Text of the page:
Who in the company will assume responsibility and oversee progress? Will there be Board and/or C-Suite level governance? Will there be a sustainability department, product or team leads, etc.?
Carbon footprinting is the term for measuring the GHG emissions produced by an organization’s actions. This arduous process is a critical step and will determine a company’s baseline. This data point in turn helps to inform emissions reduction targets. Software and/or specialized consultants may be particularly useful or required in this complex process to quantify emissions accurately .
After a company obtains a clearer picture of its current carbon footprint, it needs to define appropriate emission reduction targets. It’s important for targets to be science-based, aligned with what the latest climate science indicates is needed to meet the goals of the Paris Agreement. The SBTi is considered best practice and has helpful guides and criteria for adequate target-setting. As part of the initiative, SBTi’s partner organizations, such as CDP, can provide independent assessments of a company’s targets. In addition to meeting criteria of initiatives like SBTi, it’s important to be aware of any governmental regulations related to climate goals.
After targets have been set, formulating a comprehensive climate action plan is the next step towards measurable progress. Short-term and longer-term priorities should be set and communicated within the company. The company’s leaders must determine how the business can best limit emissions and run more efficiently. This will likely require research, innovation, and investment. Ideally, further into a company’s climate action plan, sustainability will be fully integrated into a company’s daily operations and decision-making. For example, if there are company-level emission reduction targets, this information must be communicated to product- or department-level operations.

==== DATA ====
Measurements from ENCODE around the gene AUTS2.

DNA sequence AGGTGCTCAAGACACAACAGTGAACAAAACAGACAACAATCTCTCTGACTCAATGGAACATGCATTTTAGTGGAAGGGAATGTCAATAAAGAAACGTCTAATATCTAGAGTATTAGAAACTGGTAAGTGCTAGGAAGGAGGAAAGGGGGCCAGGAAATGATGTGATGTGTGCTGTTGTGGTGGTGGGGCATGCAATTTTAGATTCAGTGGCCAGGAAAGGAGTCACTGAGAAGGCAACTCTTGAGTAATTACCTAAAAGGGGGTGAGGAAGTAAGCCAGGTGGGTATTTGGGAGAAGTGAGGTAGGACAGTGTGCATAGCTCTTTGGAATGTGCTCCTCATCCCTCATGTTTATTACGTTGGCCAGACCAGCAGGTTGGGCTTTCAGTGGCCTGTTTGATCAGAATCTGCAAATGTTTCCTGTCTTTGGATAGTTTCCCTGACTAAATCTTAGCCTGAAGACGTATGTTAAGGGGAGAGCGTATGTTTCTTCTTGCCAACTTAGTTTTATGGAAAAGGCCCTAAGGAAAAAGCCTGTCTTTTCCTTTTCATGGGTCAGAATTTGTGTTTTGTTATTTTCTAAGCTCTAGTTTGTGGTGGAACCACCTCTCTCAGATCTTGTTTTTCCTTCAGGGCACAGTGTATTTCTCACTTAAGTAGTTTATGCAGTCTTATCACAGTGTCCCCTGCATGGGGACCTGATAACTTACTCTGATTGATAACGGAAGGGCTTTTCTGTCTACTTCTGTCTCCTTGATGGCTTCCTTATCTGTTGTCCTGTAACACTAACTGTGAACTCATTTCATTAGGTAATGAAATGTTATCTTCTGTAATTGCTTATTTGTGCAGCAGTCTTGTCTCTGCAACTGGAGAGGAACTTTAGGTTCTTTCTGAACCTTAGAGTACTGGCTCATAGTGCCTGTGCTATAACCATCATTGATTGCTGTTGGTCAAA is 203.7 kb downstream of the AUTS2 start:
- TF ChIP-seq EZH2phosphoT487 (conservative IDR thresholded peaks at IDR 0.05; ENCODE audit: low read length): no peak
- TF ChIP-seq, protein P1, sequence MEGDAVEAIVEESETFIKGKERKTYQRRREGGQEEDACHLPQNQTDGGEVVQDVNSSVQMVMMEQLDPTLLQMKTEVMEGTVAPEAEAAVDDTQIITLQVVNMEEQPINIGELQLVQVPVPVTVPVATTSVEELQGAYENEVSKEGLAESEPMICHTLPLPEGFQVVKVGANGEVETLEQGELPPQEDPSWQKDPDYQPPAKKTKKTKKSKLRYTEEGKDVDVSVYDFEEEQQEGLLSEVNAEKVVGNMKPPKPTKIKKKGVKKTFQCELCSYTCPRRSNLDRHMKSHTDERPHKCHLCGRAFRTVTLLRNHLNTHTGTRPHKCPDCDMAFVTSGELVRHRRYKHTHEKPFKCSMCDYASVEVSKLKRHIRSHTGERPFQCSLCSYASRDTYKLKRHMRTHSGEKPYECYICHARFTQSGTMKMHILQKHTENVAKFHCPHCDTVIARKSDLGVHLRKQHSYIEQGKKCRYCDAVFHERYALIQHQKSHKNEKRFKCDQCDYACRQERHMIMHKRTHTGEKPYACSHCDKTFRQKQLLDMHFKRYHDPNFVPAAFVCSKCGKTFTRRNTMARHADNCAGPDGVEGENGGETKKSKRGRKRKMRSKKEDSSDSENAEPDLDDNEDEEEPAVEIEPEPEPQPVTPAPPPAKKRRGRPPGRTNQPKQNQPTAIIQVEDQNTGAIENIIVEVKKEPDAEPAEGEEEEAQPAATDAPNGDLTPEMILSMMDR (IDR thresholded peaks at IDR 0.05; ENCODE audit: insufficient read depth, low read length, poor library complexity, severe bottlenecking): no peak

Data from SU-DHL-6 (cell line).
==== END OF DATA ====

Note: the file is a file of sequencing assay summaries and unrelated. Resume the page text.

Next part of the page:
Although the goal should be to reduce emissions to zero, the reality is that some level of emissions will still occur. This is where carbon offsets come in as part of the strategy to reach net-zero targets. The scientific community has prioritized offsets that focus on carbon sequestration and removal.
The best practice is for a company to report annually on progress toward net-zero. A company should develop a reporting framework that facilitates measurement of progress, and holds itself accountable to stakeholders. If a company joins one or more frameworks or initiatives, such as SBTi or CDP, reporting will be mandatory.
Creating a roadmap to net-zero can seem daunting at first, but time is of the essence and much is at stake. You‘re not alone: all over the world, nations and corporations are cooperating with public interest organizations to reduce carbon emissions and improve planetary sustainability. Luckily, there are ample resources available to help streamline and expedite the process. Don’t be shy about asking for help zeroing in. .